Sustainability Guide 2011

Sustainability Guide 2011 / Water heating costs can account for 30 to 40 percent of the average Hawaii residential electric bill in a non-air conditioned home. A solar water heating system harnesses the sun’s heat to generate 90 percent of the energy needed to heat the water, resulting in savings of about $10 to $15 per person, per month, on average.

For a limited time, Hawaii residents on Oahu, Maui County and Hawaii Island can earn rebates up to $1,750 when they replace their old electric water heaters with solar water heaters. The rebates are made possible through the American Recovery and Reinvestment Act (ARRA) and the State Energy Program (SEP) fund, and are available through May 31, 2011 or until the funds are exhausted.

The bonus rebates apply to all retrofit installations that are not already pre-approved by Hawaii Energy (a ratepayer-funded conservation and efficiency program). Residents have two simple options for the offer:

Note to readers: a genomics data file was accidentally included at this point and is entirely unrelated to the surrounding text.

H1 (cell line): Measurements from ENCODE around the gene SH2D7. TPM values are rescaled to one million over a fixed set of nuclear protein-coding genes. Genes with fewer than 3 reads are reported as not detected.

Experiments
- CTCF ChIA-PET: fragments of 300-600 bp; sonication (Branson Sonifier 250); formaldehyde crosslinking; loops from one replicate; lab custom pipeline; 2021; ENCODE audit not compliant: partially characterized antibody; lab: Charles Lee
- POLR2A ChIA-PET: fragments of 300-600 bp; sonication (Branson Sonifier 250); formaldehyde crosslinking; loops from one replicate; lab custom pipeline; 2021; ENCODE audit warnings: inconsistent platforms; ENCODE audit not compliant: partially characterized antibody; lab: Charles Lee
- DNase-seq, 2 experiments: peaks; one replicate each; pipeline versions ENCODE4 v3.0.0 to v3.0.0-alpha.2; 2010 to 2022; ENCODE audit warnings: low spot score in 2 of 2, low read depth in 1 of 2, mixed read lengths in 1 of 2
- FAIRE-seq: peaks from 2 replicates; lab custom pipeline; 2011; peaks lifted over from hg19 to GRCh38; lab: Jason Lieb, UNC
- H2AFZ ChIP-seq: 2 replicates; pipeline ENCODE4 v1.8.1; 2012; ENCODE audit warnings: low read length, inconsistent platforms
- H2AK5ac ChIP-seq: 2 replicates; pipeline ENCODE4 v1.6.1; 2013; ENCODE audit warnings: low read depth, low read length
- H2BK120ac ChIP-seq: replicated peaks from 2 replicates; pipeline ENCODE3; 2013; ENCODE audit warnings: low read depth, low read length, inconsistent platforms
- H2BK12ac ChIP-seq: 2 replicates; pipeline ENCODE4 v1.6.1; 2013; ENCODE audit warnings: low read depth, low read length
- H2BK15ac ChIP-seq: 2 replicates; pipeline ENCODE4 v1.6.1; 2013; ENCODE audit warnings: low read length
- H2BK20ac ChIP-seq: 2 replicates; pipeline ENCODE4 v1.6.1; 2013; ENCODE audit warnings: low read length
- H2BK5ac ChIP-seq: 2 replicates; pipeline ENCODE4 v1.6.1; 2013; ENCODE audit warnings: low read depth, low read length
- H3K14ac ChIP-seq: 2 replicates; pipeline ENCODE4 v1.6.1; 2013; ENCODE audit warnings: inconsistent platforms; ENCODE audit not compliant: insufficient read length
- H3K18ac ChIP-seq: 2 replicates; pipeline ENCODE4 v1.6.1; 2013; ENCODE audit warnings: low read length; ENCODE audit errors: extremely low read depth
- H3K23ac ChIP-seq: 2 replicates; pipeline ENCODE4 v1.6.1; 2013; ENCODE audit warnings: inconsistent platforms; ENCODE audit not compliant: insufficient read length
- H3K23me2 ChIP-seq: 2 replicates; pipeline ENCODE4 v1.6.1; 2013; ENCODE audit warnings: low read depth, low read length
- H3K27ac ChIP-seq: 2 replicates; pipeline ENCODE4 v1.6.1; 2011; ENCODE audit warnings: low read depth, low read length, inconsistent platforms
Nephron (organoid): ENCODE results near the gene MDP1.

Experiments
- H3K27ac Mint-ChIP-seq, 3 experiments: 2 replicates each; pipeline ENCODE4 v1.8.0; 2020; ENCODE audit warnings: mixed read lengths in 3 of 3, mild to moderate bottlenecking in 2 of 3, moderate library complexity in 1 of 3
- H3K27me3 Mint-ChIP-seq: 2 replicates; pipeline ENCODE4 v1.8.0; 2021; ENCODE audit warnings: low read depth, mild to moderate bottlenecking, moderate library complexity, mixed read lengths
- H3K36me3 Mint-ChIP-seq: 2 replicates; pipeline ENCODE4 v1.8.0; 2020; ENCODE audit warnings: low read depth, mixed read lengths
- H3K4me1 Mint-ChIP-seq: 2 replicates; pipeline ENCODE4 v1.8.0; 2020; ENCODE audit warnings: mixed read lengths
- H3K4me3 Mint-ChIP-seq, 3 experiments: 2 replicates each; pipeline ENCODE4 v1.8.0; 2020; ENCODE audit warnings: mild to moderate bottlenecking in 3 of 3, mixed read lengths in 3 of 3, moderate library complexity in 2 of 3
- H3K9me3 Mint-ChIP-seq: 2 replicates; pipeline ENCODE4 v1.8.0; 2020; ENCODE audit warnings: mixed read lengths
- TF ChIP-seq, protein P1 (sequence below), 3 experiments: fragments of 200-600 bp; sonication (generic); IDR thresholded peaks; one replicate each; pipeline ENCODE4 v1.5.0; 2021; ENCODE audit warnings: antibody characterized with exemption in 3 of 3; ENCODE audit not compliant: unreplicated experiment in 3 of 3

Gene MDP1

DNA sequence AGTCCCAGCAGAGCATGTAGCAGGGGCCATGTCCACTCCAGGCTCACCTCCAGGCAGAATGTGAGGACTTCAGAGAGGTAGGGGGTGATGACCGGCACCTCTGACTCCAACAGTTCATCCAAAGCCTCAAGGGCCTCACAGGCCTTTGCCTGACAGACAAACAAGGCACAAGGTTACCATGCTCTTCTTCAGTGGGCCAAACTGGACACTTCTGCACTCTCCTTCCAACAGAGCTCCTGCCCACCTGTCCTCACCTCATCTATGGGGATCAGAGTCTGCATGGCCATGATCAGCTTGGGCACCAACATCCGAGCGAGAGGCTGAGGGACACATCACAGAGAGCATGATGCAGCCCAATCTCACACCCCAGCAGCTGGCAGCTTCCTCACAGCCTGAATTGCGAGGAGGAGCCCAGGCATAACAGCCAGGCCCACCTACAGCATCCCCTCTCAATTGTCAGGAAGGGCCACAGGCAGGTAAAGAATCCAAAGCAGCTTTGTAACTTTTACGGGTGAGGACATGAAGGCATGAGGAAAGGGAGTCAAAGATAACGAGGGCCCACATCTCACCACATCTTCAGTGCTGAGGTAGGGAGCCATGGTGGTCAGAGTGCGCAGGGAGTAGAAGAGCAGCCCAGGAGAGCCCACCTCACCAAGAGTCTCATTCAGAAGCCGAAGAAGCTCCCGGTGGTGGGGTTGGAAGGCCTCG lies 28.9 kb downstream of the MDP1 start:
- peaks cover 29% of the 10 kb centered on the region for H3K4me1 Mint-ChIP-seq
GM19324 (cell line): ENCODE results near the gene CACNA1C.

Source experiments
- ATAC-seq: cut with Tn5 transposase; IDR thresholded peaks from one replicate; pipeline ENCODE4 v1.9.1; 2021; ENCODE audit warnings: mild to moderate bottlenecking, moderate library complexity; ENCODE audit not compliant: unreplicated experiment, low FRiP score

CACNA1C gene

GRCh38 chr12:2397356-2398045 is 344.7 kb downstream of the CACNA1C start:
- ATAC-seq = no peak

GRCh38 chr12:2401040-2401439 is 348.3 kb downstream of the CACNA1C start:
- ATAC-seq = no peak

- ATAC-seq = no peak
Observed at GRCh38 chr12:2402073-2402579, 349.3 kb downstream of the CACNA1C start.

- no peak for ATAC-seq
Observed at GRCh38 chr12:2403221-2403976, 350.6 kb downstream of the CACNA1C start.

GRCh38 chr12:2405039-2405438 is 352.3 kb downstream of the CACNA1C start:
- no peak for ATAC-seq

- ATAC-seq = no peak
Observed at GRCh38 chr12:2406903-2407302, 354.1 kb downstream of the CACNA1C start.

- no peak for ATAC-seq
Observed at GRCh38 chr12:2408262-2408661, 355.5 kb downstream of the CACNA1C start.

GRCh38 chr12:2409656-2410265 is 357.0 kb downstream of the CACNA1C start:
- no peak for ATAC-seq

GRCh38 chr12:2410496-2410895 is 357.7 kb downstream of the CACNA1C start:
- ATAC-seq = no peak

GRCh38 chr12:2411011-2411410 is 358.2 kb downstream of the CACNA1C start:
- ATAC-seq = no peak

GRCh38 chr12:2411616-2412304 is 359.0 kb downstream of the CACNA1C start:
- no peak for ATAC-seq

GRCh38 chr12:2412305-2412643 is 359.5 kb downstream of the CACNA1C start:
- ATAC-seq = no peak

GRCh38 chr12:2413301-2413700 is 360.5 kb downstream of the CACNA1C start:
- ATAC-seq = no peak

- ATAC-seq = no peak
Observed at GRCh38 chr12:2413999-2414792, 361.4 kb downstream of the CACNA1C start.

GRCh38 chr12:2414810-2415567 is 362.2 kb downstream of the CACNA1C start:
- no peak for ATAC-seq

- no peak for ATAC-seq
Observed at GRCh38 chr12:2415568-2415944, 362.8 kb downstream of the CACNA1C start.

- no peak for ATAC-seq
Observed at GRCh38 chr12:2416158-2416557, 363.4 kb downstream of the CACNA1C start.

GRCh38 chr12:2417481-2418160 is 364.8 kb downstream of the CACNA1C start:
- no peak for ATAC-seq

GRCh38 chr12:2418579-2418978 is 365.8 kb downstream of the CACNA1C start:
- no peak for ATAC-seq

Under Hawaii Energy’s “Hot Water, Cool Rates” program, Hawaii residents who finance a new solar water heating system to replace their old electric water heater through a Participating Lender will receive an instant bonus rebate of $750 for completing a simple questionnaire aimed at improving Hawaii Energy’s programs. The program offers select financial institutions a $1,000 incentive to buy-down the interest rate to 0 percent or a low rate for borrowers. This brings the total amount of assistance to $1,750.

Local residents choosing to replace their electric water heater with solar water heating system without “Hot Water, Cool Rates” financing can receive a limited-time bonus rebate of $750. This doubles the current $750 instant rebate to $1,500.

“We’re glad to be able to offer these bonus rebates to help residents take advantage of the benefits of solar water heating in these tough economic times,” says Ray Starling, Hawaii Energy program manager. “Solar water heating significantly reduces electricity usage and helps to lessen our state’s dependence on imported oil. It is a cornerstone of our clean energy efforts.”